The Lion's Roar

From head to skull

Austin+George+has+turned+his+talent+of+cleaning+animal+heads+into+a+hobby.+He+posts+pictures+of+his+skulls+on+his+Instagram+page.+
Austin George has turned his talent of cleaning animal heads into a hobby. He posts pictures of his skulls on his Instagram page.

Austin George has turned his talent of cleaning animal heads into a hobby. He posts pictures of his skulls on his Instagram page.

Jacob Summerville

Jacob Summerville

Austin George has turned his talent of cleaning animal heads into a hobby. He posts pictures of his skulls on his Instagram page.

Jacob Summerville, Staff Reporter

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While some people choose to collect items such as stamps, coins or memorabilia, this student takes interest in cleaning and preserving the skulls of deceased animals.

Featured on the “Humans of Southeastern” Instagram page, Austin George, a senior general studies major, has a huge collection of skulls and other animal remains. He currently has over 320 species of animals’ skulls, and he shared some of the other items he collects.

“I have shark jaws, insects, fossils, sea shells,” said George. “I have a monkey’s entire organ system in a jar.”

George shared that his dad, a biologist, was one of his influences for starting his collection eight years ago. George has also learned taxidermy from his dad, but stated that he prefers skulls since he finds taxidermy to be a more difficult skill.

“It’s a long hard process to do taxidermy, but I’ve done a few small ones,” said George. “I’ve done a rat and an iguana.”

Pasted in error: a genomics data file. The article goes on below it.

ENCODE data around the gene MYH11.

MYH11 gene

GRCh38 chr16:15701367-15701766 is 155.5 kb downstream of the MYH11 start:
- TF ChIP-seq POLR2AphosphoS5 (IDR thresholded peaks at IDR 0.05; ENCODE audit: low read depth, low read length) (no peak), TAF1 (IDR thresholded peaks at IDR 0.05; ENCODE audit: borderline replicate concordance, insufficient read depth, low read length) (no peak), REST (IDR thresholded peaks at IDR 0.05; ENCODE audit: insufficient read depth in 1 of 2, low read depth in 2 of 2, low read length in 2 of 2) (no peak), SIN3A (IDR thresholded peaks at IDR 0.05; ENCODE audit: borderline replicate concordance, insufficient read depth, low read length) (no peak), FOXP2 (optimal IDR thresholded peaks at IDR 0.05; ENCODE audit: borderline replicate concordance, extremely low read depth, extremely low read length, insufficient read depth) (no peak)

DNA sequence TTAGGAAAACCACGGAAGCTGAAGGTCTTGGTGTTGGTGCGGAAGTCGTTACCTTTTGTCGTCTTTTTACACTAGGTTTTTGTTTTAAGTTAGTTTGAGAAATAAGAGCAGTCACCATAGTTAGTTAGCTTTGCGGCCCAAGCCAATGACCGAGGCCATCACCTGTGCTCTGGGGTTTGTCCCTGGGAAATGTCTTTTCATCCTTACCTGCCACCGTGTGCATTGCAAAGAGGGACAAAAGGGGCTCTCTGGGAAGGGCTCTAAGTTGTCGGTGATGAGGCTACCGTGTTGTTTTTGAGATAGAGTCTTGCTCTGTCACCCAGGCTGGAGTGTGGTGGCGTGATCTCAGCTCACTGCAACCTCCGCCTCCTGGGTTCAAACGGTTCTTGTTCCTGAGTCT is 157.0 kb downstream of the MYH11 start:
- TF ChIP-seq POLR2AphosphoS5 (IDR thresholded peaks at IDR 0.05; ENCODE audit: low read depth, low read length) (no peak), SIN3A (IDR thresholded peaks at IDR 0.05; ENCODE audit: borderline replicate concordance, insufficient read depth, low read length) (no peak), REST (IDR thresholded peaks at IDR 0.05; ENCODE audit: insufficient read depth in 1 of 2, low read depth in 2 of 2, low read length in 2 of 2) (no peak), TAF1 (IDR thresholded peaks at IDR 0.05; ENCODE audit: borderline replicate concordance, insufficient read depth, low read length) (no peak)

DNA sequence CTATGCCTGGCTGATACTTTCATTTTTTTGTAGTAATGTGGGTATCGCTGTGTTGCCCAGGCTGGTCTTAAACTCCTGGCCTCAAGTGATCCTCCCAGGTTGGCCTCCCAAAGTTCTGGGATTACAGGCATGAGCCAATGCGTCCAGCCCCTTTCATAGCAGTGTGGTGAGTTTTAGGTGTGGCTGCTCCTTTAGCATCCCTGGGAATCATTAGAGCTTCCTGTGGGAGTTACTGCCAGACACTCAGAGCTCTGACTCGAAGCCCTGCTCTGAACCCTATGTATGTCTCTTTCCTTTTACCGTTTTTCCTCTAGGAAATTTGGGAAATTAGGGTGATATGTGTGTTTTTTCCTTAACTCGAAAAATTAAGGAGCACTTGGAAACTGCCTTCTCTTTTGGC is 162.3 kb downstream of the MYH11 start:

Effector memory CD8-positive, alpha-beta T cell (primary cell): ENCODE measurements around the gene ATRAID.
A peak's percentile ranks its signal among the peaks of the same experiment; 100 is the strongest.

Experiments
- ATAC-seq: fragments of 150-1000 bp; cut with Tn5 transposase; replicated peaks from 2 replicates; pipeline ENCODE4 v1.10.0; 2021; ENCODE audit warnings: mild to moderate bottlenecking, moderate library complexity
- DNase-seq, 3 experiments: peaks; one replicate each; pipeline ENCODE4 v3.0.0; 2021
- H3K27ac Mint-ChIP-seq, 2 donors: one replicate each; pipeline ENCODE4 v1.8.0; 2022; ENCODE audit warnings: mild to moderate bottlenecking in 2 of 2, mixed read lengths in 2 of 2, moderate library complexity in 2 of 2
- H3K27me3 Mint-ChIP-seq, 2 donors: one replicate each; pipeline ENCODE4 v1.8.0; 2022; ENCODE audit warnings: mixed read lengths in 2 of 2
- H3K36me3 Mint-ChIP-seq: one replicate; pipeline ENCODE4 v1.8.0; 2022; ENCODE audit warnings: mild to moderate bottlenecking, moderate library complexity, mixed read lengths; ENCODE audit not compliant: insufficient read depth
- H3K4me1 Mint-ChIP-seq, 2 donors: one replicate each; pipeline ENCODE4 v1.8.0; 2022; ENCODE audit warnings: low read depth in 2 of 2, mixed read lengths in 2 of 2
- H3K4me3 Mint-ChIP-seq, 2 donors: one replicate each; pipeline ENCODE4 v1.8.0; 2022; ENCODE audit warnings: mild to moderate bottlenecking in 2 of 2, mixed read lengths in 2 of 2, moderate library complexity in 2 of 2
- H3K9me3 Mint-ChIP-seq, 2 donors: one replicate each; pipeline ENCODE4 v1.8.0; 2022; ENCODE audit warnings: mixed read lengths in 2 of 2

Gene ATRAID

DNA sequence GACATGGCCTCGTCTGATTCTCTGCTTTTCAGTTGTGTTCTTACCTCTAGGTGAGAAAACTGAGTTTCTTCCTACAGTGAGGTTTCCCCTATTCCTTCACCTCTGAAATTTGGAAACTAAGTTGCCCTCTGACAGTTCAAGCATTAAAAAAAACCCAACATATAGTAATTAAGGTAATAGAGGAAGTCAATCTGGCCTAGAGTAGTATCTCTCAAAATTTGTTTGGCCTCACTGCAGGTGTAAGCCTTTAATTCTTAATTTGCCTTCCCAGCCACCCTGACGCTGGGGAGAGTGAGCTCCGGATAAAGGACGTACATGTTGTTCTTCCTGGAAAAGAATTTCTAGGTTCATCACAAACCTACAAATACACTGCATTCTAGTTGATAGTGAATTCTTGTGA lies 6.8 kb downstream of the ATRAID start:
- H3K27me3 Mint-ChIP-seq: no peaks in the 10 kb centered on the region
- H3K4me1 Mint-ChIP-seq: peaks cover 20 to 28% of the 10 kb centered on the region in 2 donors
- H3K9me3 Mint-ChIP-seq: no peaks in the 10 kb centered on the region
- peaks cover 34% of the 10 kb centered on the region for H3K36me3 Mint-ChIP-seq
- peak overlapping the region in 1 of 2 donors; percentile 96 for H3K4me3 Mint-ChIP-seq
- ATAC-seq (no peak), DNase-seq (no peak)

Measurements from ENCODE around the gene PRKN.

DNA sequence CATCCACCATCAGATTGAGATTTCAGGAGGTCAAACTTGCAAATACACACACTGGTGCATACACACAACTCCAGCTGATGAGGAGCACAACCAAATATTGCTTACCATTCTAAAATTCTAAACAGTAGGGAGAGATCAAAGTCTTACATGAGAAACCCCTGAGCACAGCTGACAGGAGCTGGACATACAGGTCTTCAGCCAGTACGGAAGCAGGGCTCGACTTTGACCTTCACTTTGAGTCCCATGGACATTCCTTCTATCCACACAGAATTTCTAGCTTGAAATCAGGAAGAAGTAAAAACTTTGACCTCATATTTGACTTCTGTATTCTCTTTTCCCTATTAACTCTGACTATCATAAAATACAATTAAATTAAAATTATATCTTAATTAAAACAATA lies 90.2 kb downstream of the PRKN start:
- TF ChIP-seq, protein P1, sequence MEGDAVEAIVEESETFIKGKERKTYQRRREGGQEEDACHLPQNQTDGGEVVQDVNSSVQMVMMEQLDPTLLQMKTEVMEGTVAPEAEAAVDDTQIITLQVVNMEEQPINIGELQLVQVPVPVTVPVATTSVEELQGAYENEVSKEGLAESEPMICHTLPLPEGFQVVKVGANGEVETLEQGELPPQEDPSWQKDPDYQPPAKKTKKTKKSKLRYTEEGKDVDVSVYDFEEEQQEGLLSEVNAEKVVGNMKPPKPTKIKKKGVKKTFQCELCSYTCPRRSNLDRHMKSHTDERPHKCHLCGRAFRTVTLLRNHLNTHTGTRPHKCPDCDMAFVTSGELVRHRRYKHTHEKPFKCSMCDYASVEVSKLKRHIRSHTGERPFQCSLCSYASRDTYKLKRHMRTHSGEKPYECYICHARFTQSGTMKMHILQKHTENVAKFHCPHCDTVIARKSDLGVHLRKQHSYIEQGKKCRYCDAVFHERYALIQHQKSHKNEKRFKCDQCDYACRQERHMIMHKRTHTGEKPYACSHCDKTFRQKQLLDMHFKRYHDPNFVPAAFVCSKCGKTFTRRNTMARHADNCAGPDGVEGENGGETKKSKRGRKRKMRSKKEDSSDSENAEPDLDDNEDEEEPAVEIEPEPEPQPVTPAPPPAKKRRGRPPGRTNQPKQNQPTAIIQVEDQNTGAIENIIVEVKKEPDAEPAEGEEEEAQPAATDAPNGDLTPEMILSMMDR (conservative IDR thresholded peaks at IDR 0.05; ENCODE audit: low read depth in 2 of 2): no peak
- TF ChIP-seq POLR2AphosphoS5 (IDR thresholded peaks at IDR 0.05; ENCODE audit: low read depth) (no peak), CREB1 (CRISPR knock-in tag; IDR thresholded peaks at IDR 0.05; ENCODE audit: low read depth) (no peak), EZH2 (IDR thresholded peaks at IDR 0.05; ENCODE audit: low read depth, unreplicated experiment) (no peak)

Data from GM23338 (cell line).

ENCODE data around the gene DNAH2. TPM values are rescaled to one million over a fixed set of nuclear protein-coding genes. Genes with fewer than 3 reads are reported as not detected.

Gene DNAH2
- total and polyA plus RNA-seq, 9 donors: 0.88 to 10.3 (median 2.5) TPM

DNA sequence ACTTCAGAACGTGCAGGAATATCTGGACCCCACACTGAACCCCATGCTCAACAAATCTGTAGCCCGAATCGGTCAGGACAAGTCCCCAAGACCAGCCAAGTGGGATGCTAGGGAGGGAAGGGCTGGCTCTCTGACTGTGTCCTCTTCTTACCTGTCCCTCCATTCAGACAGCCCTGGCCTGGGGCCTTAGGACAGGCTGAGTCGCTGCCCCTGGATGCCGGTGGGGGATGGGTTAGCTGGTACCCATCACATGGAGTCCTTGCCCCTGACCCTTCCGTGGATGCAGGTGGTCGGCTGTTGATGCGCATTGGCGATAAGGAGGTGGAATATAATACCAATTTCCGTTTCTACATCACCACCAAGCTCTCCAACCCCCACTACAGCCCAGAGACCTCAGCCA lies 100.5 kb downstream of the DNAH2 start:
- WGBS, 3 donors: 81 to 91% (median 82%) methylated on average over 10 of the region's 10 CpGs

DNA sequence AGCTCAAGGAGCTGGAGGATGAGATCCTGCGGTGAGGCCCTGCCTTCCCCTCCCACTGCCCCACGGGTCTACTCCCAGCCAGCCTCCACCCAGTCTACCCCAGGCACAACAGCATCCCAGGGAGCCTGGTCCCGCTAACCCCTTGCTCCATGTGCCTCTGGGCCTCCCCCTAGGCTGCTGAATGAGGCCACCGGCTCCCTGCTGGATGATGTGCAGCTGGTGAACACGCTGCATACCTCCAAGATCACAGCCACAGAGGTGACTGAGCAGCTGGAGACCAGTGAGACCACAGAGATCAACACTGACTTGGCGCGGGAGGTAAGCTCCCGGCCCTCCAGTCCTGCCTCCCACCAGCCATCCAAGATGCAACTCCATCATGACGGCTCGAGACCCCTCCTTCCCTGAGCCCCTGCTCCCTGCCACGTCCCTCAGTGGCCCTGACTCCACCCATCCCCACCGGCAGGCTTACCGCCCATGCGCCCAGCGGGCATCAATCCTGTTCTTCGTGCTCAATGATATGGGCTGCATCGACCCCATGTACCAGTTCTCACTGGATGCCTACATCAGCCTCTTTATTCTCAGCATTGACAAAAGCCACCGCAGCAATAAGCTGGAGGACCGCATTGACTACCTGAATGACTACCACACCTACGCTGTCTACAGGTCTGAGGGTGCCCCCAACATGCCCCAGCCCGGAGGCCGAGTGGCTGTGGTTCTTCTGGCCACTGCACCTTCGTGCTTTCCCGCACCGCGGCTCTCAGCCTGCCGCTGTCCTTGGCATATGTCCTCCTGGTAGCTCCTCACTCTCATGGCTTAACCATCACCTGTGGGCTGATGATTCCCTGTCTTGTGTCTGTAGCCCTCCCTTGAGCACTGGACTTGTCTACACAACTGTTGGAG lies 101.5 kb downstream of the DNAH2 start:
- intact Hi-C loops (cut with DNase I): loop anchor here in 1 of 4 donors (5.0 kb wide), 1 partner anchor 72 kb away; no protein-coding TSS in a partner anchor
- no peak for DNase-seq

George explained how and where he gets his raw material.

“I could say that I probably have a different person on every continent except Antarctica I can talk to and get stuff from, and they’re usually just the byproduct of humans,” said George. “Somebody hunts something, and they don’t want the head. So, I get it. We usually get stuff that dies in zoos or in wildlife parks.”

Since some of his heads are shipped internationally, George shared a struggle that he faces in the buying process.

“You can’t just get the animal you want,” said George. “A lot of animals require a lot of paperwork, especially if you’re buying out of the country. You’ve got to get all these permits and stuff. So, it gets expensive.”

George gets the heads shipped to him in the mail frozen, and he explained how the heads are cleaned.

“I use beetles, they’re called Dermestid beetles, and I get the skull, and I skin it out,” said George. “The beetles will clean it. Then, I’ll stick it in peroxide and ammonia to get all the oil and make it white.”

George does not use chemicals other than peroxide and ammonia to clean the skulls. He clarified this because some people assume that he uses bleach to get the skull white. He explained why using bleach is a mistake.

“What it does is it dries out the bone, and it takes out all the calcium,” said George. “It just destroys what the make up of bone is. So, it kind of just makes the bone chalky and dusty, and it cracks.”

George said that the time it takes to finish a skull depends on the animal’s head size. Something the size of a rat could take a day while something the size of a dog could take a couple of weeks.

Practicing this craft for several years, George shared the most difficult type of animal skull to preserve.

“The most annoying thing to clean are fish,” said George. “Fish skulls aren’t like ours. They’re made up of a whole bunch of bones, and they’re super oily. So, it’ll take me like six months to do a fish skull.”

Going from college to career, George shared that he does not have a definite career goal, but he does express interest in working at a museum. For now, he wishes to continue his studies after his undergraduate degree.

“I just want to graduate and then find a job and go from there,” said George. “So, I want to get a master’s degree, maybe my doctorate degree. I want to do anthropology looking at human remains.”

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